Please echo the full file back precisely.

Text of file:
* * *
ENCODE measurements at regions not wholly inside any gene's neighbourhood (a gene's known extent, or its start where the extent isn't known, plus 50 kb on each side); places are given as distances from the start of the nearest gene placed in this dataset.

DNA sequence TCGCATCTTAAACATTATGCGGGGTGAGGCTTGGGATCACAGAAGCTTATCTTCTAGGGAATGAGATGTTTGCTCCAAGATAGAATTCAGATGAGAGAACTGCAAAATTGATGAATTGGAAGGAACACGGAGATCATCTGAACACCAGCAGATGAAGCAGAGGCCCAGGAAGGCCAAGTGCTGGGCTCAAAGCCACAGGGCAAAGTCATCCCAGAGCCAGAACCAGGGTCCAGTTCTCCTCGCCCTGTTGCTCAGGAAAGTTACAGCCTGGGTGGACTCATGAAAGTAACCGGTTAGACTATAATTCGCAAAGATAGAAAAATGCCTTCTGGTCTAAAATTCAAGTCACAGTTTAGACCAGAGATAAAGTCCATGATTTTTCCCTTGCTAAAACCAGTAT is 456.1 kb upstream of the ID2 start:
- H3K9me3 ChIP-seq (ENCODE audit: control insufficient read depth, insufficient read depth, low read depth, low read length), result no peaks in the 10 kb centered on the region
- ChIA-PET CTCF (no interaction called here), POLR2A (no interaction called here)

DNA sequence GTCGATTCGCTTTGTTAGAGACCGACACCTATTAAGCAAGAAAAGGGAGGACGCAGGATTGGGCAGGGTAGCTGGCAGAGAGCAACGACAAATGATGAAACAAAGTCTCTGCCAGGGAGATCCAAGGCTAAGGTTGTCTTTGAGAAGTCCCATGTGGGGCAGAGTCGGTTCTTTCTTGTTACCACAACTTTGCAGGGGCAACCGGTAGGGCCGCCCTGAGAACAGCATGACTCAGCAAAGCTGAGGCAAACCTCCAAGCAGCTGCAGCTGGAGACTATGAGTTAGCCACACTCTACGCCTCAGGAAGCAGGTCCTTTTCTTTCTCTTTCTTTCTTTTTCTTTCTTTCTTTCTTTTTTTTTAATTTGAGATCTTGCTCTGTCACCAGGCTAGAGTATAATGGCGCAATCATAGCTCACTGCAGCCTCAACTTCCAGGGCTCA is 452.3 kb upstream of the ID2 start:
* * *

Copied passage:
ENCODE measurements at regions not wholly inside any gene's neighbourhood (a gene's known extent, or its start where the extent isn't known, plus 50 kb on each side); places are given as distances from the start of the nearest gene placed in this dataset.

DNA sequence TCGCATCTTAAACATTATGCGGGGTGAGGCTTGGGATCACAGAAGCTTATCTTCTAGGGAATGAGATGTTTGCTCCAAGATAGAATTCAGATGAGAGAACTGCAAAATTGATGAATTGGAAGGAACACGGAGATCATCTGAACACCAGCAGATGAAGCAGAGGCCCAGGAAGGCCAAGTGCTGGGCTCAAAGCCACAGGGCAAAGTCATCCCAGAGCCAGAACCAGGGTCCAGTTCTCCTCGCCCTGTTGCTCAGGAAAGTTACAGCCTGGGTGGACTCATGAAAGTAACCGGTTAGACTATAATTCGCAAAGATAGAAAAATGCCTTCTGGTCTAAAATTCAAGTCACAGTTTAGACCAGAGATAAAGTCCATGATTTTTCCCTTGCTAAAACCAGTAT is 456.1 kb upstream of the ID2 start:
- H3K9me3 ChIP-seq (ENCODE audit: control insufficient read depth, insufficient read depth, low read depth, low read length), result no peaks in the 10 kb centered on the region
- ChIA-PET CTCF (no interaction called here), POLR2A (no interaction called here)

DNA sequence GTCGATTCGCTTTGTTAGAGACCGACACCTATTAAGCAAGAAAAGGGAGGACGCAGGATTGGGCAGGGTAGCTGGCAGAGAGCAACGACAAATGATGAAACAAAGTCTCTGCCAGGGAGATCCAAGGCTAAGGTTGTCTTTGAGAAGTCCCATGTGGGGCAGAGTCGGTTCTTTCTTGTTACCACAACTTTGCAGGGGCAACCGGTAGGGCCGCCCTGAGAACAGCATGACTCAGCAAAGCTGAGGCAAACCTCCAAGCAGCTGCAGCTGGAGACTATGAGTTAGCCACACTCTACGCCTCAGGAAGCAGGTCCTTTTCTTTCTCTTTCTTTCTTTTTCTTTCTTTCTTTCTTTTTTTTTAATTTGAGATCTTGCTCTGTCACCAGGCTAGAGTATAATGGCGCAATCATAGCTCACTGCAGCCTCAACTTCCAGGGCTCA is 452.3 kb upstream of the ID2 start: